The following student-held positions are generally considered to be within the scope of the bargaining unit:
- Teaching fellow
- Teaching assistant
- Course assistant
- Other instructional roles (e.g. lecturer, instructor) held by students in degree programs • Hourly-paid student research assistant (excluding undergraduate students)
- Graduate student research assistants—those students who are enrolled in graduate science and engineering programs who are receiving a stipend (or other compensation for their services—regardless of the source of the funds) and are performing research under the supervision of a faculty member.
Since a majority of eligible students voted in April 2018 to be represented by HGSU-UAW, all students who hold positions in the defined bargaining unit are now exclusively represented by the union on any matter that involves “wages, hours, or other terms and conditions of employment” for as long as they hold an eligible position. No individual student in this group can be excluded or will be able to negotiate a separate agreement. The HGSU-UAW is now the sole representative of the entire group.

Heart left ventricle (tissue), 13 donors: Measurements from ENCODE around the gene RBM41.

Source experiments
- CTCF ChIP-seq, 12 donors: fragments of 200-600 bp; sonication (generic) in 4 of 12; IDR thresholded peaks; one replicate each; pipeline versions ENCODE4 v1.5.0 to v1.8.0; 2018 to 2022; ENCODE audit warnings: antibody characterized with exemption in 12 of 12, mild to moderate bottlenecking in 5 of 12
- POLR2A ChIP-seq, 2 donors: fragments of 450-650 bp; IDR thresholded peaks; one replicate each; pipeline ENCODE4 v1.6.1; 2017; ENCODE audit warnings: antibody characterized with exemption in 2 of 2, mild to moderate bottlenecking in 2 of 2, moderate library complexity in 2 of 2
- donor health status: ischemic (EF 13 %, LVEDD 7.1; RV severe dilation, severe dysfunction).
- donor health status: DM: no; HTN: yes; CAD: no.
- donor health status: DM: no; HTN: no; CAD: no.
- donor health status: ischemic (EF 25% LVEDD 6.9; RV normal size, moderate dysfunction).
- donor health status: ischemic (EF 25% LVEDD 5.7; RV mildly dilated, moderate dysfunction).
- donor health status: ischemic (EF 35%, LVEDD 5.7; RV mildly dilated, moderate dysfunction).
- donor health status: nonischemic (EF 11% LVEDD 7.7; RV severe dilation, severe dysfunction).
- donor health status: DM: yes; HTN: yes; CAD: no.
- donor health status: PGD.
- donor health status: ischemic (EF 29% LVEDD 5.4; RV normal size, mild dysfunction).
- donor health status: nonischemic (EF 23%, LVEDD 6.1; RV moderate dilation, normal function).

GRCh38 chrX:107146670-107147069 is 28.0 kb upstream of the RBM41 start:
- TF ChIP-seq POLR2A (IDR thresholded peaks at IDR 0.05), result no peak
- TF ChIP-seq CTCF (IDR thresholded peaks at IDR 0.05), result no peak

The HGSU-UAW and the University’s administration are bargaining collectively on terms of an agreement. Once agreement is reached and the contract is ratified by HGSU-UAW membership, the contract will supersede terms previously determined by individual agreements between students and faculty based on a specific academic program or personal needs. Like the clerical, custodian, and food service employee unions, negotiations are being conducted with Harvard’s Office of Labor and Employee Relations, not with school deans or deans of students. Similarly, the collective bargaining process provides no role for elected student government representatives.